Later clarifying this statement, Rosewater went on to tweet that the death of Draft wasn’t an immediate problem, but was nevertheless a concern. Identified by future forecasting, the writing was supposedly on the wall for Draft Boosters, and by extension, Limited. Despite this foresight, however, Rosewater stressed that Wizards wasn’t trying to get rid of Draft, or anything like that. 

“To clarify something I said earlier today. We do a lot of future forecasting. Had trends continued the way they were going, we believed the draft booster were in danger of going away due to market forces. No one in Wizards/Hasbro was trying to get rid of limited play.”

Mark Rosewater

While many MTG players may not be happy about the impending cost increase, it nevertheless seems baffling positive. After all, the alternative seems to be that, in the future, Draft wouldn’t exist at all. Even if MTG Arena could pick up the slack for Draft, prerelease packs and events would sadly go the way of the dodo. 

Ultimately, despite potentially having a few problems, the new Play Boosters should solve this issue. By unifying Set and Draft Boosters, this new MTG product should sell well, while also being playable. Ideally, this should keep Draft around for many years to come. 

Drafting, But at What Cost?

Umezawa's Jitte

While Draft may survive thanks to Play Boosters, the upcoming change isn’t totally delighting Limited fanatics. As we mentioned earlier, one of the major reasons for this is the inclusion of The List cards within packs. While this should provide some nice reprints and flavor, these cards also have the potential to completely warp events.

Playing into this fear, u/MazrimReddit mused that they hope “someone wins a worlds event with a random Jitte list pack.” While humorous, this possibility is a very real one that could warp major events in Magic’s near future. Sure, it might not happen with Umezawa’s Jitte, but there are powerful cards on The List like Mana Crypt.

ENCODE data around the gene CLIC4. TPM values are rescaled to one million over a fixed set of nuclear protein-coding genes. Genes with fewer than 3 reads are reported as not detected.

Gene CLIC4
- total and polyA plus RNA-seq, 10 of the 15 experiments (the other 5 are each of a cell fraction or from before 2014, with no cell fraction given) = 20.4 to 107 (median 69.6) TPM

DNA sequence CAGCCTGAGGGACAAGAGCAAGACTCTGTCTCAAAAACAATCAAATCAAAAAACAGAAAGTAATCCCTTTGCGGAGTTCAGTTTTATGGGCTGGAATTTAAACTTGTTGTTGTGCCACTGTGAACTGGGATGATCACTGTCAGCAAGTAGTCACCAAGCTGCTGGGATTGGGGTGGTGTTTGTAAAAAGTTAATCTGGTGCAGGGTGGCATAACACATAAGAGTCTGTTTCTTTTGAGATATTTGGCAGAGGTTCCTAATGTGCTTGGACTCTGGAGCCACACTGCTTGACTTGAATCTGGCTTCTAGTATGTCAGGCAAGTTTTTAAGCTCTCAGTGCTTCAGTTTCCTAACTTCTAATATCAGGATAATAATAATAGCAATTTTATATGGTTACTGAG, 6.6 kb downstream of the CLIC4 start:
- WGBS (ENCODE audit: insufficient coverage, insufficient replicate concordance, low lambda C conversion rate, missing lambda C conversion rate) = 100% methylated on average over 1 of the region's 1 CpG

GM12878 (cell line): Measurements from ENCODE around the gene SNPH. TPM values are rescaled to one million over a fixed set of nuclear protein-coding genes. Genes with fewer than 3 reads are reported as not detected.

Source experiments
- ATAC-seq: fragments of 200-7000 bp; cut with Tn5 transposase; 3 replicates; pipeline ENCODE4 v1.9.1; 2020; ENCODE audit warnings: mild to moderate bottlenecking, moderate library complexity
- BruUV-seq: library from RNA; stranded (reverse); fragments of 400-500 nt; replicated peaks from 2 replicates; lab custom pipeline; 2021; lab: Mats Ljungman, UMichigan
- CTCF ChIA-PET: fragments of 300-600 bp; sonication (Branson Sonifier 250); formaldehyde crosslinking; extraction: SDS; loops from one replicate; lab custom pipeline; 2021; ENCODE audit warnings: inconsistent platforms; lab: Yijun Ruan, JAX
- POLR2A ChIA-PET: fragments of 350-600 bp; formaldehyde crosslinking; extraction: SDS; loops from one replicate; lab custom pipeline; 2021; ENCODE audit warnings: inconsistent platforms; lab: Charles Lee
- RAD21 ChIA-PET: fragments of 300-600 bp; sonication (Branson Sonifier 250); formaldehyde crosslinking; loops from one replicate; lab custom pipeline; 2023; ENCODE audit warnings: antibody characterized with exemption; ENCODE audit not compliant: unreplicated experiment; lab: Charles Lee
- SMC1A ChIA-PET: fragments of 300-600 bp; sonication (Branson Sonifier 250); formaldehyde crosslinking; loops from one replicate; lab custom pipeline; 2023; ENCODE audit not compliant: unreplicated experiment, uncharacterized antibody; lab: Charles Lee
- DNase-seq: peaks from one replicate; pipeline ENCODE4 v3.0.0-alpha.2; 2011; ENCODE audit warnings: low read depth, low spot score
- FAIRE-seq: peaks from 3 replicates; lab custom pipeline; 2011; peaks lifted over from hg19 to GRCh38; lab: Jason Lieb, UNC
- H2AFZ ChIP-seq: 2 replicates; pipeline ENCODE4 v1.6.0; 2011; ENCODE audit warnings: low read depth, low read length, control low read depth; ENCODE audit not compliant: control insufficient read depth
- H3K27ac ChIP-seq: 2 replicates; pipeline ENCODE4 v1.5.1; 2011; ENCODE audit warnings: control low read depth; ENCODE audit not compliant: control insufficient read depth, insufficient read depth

Thankfully, with The List cards only appearing within 12.5% of packs, it’s very unlikely a major event will be completely warped by these cards. A more pressing concern for many players, however, is the prevalence of foil cards. Now guaranteed within Play Boosters, there’s no escape from foils in MTG anymore. 

In the eyes of many players, this is a rather annoying detail of Play Boosters, are foils aren’t exactly faultless. Often prone to pringling, some MTG players actively avoid collecting these cards, despite how they may look. Since they’re not guaranteed, however, many players will have no choice but to use these cards. This could cause real problems within competitive play, as curled foils have caused problems before.

At the end of the day, while the new Play Boosters certainly have plenty of pros and cons, they’re not out quite yet. Subsequently, it’s incredibly hard to truly gauge player reaction and how successful these new packs will be. Considering they’re going to be the only option outside of Collector Boosters, it’s hard to imagine a world in which they don’t succeed for one reason or another. 

Read More: Top Five MTG Cards that are Most Likely to be Unbanned